- The Washington Times - Thursday, March 27, 2008

President Bush this year has already raised nearly half the amount of money for the Republican Party and candidates he did all of last year, in a role in which the lame-duck leader still excels despite his low job-approval ratings.

Mr. Bush, after a $2 million fundraiser Tuesday night at the Virginia home of a finance director for Sen. John McCain’s presidential campaign, had raised $30.1 million this year for various Republican Party groups and candidates, compared with $66.6 million in 2007, according to numbers provided by the Republican National Committee.

The president may not raise as much during 2007 and 2008 as he has during previous two-year election cycles, but he is on pace to raise a substantial sum.

Mr. Bush is traveling today to Ohio and Pennsylvania to raise money for the state Republican parties.

Mr. Bush’s fundraising pace is notable given that he has a minimal personal stake in this election. He has made no secret of his longing to return home to his Texas ranch after eight years in office, and his vice president is not running to replace him.

Furthermore, Mr. Bush’s approval ratings remain stuck at around 30 percent, though the president doubtless does not want the 2008 election to be viewed as an unfavorable referendum on his time in office.

The president’s unpopularity will limit his role on the stump, but Mr. Bush’s fundraising acumen is still a valuable tool for Mr. McCain, the presumptive Republican nominee from Arizona.

And Mr. McCain needs all the help he can get.

The McCain campaign is behind both Democratic candidates in fundraising totals. Sen. Barack Obama raised a record-setting $55 million in February alone to Mr. McCain’s $11 million during that month. Sen. Hillary Rodham Clinton, New York Democrat, raised $34 million in February.

Mr. Obama had about $32 million on hand for use in the remaining primaries and caucuses, with minimal debt, at the beginning of this month, compared with Mrs. Clinton’s $11 million and $3.7 million in debt.

Mr. McCain reported $8 million on hand and $4.3 million in debts at the end of last month, leaving him about $3.7 million.

“There’s obviously a need for all the money [Mr. Bush] can raise,” said Charlie Black, one of Mr. McCain’s senior advisers.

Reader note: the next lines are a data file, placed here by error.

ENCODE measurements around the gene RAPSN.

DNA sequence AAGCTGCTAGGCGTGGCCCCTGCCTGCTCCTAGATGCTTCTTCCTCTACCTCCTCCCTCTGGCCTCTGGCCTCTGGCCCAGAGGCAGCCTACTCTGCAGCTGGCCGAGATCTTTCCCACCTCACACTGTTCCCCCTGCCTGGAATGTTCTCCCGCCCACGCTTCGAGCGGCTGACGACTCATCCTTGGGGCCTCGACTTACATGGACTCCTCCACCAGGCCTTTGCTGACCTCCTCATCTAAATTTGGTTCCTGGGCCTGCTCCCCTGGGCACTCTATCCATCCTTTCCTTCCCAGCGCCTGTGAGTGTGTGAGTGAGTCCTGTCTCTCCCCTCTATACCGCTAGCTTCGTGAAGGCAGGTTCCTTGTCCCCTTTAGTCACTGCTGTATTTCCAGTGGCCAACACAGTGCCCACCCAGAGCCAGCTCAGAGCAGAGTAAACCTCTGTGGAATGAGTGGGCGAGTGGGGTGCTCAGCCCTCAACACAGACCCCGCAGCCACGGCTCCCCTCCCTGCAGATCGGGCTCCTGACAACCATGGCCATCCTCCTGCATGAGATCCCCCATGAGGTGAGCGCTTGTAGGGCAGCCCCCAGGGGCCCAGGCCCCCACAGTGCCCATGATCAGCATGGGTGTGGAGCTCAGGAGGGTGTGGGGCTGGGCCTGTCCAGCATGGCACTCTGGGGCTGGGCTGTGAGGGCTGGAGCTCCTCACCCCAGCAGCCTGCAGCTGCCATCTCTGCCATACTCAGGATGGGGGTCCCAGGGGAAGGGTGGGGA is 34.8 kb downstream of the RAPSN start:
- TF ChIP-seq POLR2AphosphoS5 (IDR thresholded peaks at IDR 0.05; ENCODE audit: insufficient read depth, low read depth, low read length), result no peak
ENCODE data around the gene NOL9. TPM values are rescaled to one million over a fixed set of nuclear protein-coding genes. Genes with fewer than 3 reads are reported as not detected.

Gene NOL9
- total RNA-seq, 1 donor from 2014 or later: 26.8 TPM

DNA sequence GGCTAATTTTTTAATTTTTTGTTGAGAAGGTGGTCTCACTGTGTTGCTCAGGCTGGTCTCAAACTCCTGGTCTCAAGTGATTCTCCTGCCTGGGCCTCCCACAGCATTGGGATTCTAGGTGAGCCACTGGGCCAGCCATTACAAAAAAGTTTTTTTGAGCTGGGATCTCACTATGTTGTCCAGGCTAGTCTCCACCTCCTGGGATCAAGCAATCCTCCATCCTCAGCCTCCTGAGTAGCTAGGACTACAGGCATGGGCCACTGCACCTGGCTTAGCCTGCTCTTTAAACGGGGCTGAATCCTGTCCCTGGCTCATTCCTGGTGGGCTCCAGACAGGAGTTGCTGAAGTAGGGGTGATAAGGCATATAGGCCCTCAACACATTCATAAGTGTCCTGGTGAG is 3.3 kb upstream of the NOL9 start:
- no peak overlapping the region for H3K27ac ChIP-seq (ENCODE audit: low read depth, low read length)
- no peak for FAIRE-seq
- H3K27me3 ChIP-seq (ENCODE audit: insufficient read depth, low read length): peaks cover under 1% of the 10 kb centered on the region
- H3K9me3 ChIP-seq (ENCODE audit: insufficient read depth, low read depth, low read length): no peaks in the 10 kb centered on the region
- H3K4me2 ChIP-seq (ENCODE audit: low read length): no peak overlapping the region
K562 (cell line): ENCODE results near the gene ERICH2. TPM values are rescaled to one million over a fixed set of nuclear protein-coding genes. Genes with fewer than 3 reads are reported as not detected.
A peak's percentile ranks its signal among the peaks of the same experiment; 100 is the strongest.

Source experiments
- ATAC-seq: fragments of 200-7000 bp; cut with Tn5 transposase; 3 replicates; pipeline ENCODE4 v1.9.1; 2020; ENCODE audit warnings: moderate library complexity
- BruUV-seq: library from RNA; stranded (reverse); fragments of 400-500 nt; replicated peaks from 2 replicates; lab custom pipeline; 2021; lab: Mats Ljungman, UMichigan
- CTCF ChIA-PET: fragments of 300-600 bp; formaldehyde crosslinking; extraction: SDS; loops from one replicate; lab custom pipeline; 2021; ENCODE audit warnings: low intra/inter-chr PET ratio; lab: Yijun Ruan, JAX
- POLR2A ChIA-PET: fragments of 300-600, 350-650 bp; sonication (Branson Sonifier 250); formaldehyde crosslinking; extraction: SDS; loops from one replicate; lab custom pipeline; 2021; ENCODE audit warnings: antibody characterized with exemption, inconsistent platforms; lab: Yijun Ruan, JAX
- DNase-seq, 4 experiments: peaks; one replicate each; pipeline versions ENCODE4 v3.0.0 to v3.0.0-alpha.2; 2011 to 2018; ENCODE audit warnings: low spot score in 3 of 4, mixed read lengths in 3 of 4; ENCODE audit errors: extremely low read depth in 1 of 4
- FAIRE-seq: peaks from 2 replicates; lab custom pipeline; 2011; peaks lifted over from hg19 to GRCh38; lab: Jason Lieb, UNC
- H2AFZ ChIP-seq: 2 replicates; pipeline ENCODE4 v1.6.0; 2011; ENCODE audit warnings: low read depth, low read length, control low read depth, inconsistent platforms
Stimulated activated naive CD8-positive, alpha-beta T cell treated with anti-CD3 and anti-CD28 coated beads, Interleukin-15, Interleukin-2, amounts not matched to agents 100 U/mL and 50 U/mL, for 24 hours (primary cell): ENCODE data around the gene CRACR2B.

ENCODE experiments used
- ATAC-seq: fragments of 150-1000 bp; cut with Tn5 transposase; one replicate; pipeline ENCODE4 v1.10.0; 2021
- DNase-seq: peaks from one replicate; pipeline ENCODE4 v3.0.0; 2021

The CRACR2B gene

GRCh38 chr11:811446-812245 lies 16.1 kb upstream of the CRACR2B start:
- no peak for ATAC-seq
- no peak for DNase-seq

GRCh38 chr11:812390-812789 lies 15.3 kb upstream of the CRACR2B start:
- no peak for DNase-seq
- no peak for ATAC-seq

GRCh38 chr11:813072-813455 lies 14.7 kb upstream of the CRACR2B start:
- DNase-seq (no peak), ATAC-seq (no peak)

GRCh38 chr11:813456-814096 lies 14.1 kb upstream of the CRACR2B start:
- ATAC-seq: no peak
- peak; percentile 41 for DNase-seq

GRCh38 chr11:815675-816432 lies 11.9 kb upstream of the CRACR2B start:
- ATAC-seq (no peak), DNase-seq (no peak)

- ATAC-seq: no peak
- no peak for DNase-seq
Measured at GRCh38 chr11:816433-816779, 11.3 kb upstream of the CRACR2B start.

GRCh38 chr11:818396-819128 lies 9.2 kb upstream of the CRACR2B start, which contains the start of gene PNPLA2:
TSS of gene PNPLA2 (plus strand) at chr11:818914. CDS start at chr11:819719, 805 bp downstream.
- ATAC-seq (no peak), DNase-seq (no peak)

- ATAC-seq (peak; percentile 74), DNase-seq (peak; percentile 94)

Mr. Bush may stump for Mr. McCain in reliably conservative areas of the country, but the president can be most helpful by raising money while staying under the radar.

In 2001 and 2002, the president raked in $192 million for Republican candidates, according to the RNC. In the two-year run-up to the 2006 midterm elections, Mr. Bush pulled in $194 million.

In 2003 and 2004, Mr. Bush raised $269.6 million for his re-election campaign, according to the Federal Election Commission.

The fundraiser Tuesday night raised cash for the RNC, and was hosted by Fred Malek, Mr. McCain’s national finance co-chairman and former official in the Nixon, Reagan and George H.W. Bush administrations.

“The RNC plays a huge role, and the president going out and raising money for the RNC is probably the most important thing he can do,” Mr. Black said.

The RNC currently has a huge fundraising lead over the Democratic National Committee, with $25 million to the DNC’s $4.7 million, though the Democratic Congressional Campaign Committee has $38 million to the National Republican Congressional Committee’s $5.1 million.

Mr. Bush joked with Mr. McCain this month, after the senator became the presumptive nominee and came to the White House for lunch, that if he needed to campaign for Mr. Obama or Mrs. Clinton to help Mr. McCain, he would do it.

“If my showing up and endorsing him helps him, or if I’m against him and it helps him — either way, I want him to win,” Mr. Bush said to reporters in the Rose Garden, with Mr. McCain by his side. “I can help raising money, and if he wants my pretty face standing by his side at one of these rallies, I’ll be glad to show up.”

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